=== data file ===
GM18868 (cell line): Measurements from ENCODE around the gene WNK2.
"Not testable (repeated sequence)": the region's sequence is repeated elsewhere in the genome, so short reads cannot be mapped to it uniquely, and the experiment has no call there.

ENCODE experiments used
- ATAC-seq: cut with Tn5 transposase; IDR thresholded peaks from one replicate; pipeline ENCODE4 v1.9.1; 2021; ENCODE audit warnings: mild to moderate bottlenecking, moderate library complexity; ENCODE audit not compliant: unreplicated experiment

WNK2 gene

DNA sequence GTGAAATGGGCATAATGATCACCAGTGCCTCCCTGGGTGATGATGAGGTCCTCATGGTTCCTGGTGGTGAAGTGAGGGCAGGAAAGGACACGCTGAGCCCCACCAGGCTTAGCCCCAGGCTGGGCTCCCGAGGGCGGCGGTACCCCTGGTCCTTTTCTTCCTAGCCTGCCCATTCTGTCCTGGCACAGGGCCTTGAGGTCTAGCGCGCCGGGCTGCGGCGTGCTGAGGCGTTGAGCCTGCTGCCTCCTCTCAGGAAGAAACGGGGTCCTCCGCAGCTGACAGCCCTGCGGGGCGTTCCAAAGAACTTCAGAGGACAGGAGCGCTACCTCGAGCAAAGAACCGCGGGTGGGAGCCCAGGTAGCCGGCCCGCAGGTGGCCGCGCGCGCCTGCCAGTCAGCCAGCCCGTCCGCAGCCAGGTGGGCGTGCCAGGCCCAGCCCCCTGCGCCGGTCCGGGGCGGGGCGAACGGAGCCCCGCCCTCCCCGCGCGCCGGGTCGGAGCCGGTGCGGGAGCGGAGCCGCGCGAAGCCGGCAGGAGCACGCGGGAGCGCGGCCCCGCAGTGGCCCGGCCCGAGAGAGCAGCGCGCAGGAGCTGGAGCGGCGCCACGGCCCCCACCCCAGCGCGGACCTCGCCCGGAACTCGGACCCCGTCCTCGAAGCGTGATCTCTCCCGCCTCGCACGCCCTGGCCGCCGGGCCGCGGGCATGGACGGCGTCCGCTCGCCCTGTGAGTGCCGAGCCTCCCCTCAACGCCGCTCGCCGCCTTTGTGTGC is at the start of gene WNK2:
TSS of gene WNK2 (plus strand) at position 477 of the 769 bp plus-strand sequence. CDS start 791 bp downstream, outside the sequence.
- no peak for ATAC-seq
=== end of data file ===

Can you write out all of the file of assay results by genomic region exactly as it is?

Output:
GM18868 (cell line): Measurements from ENCODE around the gene WNK2.
"Not testable (repeated sequence)": the region's sequence is repeated elsewhere in the genome, so short reads cannot be mapped to it uniquely, and the experiment has no call there.

ENCODE experiments used
- ATAC-seq: cut with Tn5 transposase; IDR thresholded peaks from one replicate; pipeline ENCODE4 v1.9.1; 2021; ENCODE audit warnings: mild to moderate bottlenecking, moderate library complexity; ENCODE audit not compliant: unreplicated experiment

WNK2 gene

DNA sequence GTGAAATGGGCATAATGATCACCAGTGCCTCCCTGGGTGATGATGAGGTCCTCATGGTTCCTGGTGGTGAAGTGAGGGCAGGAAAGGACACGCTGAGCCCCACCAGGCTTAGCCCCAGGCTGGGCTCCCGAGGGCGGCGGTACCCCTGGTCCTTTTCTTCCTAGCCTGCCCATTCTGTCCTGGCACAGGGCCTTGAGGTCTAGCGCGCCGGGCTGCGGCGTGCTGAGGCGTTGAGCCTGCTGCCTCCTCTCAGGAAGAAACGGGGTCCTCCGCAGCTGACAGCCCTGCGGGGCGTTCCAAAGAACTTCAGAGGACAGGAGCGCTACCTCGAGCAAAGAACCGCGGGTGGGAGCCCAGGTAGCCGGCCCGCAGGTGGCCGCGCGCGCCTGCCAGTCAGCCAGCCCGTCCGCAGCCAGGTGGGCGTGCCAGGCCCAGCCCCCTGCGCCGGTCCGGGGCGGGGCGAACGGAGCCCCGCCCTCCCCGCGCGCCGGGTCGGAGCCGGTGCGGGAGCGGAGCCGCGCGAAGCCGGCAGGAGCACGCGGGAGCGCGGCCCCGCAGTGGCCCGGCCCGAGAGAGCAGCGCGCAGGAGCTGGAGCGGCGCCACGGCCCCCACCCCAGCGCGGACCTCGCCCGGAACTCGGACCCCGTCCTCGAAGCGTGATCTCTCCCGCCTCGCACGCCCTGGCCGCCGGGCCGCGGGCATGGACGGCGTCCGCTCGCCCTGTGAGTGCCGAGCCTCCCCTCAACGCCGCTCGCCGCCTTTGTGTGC is at the start of gene WNK2:
TSS of gene WNK2 (plus strand) at position 477 of the 769 bp plus-strand sequence. CDS start 791 bp downstream, outside the sequence.
- no peak for ATAC-seq